This is no different from any other parental behavior where the children are little more than extensions of the parent’s insecurities and ego-needs, which not only robs the child of who they are but also any kind of self-expression. This kind of intense pressure to perform, whether in sports (the dreaded sideline soccer mom) or to achieve in school to be able to sport a Harvard Law Degree, is abuse of the first order.
I’m reminded of the terrific movie Dead Poet’s Society, where a boy commits suicide rather than succumb to his father’s intense pressure to follow a different career path, which the father intends to enforce by sending the boy to military school. The inspirational teacher, played by Robin Williams, was blamed.
It was the father’s fault for being so focused on having his child live out his own failed life fantasies that cost the boy’s life. In such ways we rob our children of their birthright.
As a child, my grades seemed to be far more a reflection of my parent’s success or lack of it than whatever skill I might have possessed. This has become rampant in the world, as we focus more and more on material success and less and less on what might make the world a more habitable place for even more of us. However, my parents were both kind in many ways. Growing up poor as well as thoroughly surrounded by, and growing up alongside, poor Black kids as well as four of them that I considered family, were my own deep education in empathy.
Part of the birthright of all of us, girls and boys alike, is our ability to be kind, generous, compassionate and gracious. I see none of this in all the articles on Medium and elsewhere extolling the virtues (there are none, thank you) of Elon Musk and Jeff Bezos. Both of whom are guilty of employee exploitation, greed of the highest order and not much give-a-shit about anyone else except anyone whose yacht might be bigger.
I also have a hard time with the proliferation of videos on LinkedIn which document acts of kindness. If you’ll forgive me for pointing out the obvious, while I get that telling a story might have an impact, I have a fair bit of distrust for those running around recording, for public consumption, what should be everyday courtesies. That we would stoop to marketing our kindnesses like packaged goods to get eyeballs speaks to how fall we have fallen. I find it appalling, but that’s just me.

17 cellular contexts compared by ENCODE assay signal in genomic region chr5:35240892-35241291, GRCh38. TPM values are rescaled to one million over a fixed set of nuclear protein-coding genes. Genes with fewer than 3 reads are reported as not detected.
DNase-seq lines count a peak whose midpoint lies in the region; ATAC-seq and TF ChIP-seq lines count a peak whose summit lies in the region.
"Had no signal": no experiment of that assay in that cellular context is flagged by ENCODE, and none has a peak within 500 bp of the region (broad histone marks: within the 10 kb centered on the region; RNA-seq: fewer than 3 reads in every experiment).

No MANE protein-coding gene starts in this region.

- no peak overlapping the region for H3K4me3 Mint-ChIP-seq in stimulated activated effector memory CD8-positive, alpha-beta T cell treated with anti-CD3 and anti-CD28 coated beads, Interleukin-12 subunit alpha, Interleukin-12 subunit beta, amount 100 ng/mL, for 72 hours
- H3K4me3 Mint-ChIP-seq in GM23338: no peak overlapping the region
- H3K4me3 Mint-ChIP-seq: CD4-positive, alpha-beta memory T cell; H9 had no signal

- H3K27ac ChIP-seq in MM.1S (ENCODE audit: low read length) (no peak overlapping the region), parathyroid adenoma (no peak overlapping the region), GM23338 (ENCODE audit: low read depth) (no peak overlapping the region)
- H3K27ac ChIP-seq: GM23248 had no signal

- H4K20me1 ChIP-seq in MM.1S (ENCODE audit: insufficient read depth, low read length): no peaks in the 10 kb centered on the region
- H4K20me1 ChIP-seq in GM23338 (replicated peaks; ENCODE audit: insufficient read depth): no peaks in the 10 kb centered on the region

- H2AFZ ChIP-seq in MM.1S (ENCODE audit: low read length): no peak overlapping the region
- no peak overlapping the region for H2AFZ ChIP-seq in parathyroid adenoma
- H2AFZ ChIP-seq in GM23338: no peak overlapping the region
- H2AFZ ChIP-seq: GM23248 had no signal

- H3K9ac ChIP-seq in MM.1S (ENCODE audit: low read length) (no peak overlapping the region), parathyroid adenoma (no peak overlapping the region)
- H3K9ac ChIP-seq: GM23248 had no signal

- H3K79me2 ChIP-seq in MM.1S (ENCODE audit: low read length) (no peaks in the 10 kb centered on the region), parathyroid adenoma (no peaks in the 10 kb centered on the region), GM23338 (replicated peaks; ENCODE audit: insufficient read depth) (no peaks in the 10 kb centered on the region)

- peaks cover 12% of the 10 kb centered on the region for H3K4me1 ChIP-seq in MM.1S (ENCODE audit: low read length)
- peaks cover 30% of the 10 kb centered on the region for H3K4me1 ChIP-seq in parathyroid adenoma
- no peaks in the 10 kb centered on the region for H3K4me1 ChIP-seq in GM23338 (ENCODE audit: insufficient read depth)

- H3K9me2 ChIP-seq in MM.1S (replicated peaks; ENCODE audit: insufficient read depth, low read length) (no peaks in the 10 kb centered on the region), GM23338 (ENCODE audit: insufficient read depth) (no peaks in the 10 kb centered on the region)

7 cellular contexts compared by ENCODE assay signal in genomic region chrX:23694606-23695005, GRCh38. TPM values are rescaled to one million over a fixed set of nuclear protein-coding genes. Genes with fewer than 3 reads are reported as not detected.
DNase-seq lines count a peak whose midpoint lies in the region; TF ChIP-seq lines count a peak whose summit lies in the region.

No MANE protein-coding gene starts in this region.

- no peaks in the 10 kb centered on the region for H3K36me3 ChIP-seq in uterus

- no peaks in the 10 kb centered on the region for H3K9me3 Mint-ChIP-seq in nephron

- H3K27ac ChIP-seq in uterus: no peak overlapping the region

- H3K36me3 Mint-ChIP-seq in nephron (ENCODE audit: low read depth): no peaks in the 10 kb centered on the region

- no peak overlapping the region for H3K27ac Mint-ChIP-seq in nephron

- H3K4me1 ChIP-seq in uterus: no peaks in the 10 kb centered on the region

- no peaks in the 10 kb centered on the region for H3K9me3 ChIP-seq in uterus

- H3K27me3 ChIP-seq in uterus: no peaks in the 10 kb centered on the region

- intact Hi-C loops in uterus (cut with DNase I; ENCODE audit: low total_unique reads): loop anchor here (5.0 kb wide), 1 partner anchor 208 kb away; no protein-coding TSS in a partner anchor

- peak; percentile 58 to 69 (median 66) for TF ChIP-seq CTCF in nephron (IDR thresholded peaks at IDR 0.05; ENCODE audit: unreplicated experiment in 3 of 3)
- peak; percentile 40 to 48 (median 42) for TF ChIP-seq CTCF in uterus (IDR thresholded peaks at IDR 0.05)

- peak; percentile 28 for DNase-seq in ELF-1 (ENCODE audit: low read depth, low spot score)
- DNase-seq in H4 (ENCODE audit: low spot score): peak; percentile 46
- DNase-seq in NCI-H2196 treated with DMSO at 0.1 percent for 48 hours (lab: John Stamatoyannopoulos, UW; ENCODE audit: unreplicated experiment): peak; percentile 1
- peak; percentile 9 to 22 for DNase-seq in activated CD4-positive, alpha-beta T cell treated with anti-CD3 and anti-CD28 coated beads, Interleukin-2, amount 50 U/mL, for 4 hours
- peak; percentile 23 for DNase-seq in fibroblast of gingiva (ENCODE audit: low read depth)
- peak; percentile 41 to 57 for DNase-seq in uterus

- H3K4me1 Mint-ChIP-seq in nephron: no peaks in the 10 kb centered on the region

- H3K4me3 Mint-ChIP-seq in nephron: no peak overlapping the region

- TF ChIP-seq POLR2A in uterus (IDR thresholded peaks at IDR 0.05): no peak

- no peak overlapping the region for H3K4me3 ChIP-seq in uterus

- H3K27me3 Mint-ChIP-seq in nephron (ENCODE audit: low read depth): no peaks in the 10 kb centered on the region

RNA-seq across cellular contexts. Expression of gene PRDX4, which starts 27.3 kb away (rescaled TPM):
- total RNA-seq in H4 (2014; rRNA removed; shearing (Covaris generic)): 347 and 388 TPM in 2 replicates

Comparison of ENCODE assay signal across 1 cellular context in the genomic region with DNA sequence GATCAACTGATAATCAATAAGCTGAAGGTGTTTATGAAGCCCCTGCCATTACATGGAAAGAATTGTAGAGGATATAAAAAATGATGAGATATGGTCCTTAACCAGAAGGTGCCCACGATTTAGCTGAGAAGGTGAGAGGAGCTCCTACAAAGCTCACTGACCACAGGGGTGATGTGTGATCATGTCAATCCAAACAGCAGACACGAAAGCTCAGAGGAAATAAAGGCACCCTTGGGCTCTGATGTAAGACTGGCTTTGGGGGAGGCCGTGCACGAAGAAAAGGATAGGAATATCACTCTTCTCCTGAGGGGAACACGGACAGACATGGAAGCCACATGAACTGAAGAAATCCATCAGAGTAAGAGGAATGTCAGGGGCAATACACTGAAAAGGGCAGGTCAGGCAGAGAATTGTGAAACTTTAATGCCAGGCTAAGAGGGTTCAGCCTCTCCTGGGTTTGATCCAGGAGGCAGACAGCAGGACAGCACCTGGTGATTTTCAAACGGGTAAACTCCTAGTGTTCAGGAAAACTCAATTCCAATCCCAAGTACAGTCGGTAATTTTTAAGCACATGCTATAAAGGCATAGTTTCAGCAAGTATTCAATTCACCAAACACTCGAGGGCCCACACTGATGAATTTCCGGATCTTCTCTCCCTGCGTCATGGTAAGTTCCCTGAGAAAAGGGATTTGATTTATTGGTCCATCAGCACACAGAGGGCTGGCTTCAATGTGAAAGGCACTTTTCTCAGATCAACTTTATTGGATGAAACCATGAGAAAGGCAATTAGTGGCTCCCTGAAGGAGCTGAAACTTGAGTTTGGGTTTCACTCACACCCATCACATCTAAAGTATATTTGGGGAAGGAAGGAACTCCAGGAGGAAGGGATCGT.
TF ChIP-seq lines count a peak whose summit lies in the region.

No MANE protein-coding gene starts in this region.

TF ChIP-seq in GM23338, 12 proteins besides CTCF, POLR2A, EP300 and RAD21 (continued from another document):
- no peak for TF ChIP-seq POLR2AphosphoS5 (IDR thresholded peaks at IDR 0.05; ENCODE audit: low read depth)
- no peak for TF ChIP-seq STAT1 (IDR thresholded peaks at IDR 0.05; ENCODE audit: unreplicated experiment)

For those oh-so-VERY loud evangelicals, if I may:
“Be careful not to practice your righteousness in front of others to be seen by them.” (Matthew 6:1 NIV)
The more public the displays, for my part, the less genuine the intent.
We have leaned far too hard towards the win-at-all-costs model, and the derision of characteristics such as empathy, the ability to cry in public and all the immensely powerful goddess-given gifts of human caring as weakass. Pussy. Because they can be and often are related to the feminine or at least the feminine side, the patriarchal knee jerk response is that such feelings of kindness mark us as wobbly in the spine.
The great patriarchal insult is You’re such a fucking GIRL.
If you’re old enough you might remember the Oscar-winning 1937 Disney animated cartoon Ferdinand. There are some ridiculous aspects to the story (bulls gathering around a poster showing a bull pierced with the muletas- you tell ME how happy they’d be knowing that this was nothing more than a public spectacle of their painful death by a caricatured asshole). However, historical nonsense aside, the notion of a bull who preferred to smell the flowers makes the point.
Some of us, male or female, have no interest in the kind of greed-fueled, superiority crap that is sold us by the hack creators and self-help book purveyors. Not all of it for sure, but that which has the unfortunate underlying message of abundance mentality, or monetizing what we otherwise refer to as fellow human beings. When we stop seeing one another as human and little more than an ATM machine, kindness goes out the window for the pursuit of profit at all costs. While this isn’t that article, the dehumanization process of all major social media sites that were intended to bring us together are, to me, part of the problem. It’s like Amway on a global scale, get rich by using everyone you know, no matter what.
A rich piece of shit is still just a piece of shit. As is regularly evidenced daily.
I don’t care about Jeff Bezos or Elon Musk. I care a great deal more about whether or not the mating flickers in my yard have cool water in the heat, whether or not the turkeys’ water supply is full and clean, and whether or not the chickadees using my small bird bath can be protected from my neighbor’s cat. When those turkeys came through my yard on a 112 degree day with their beaks open in the heat, I ran outside to refresh their water. Made sure all the suet was refreshed. The bird baths cleaned out.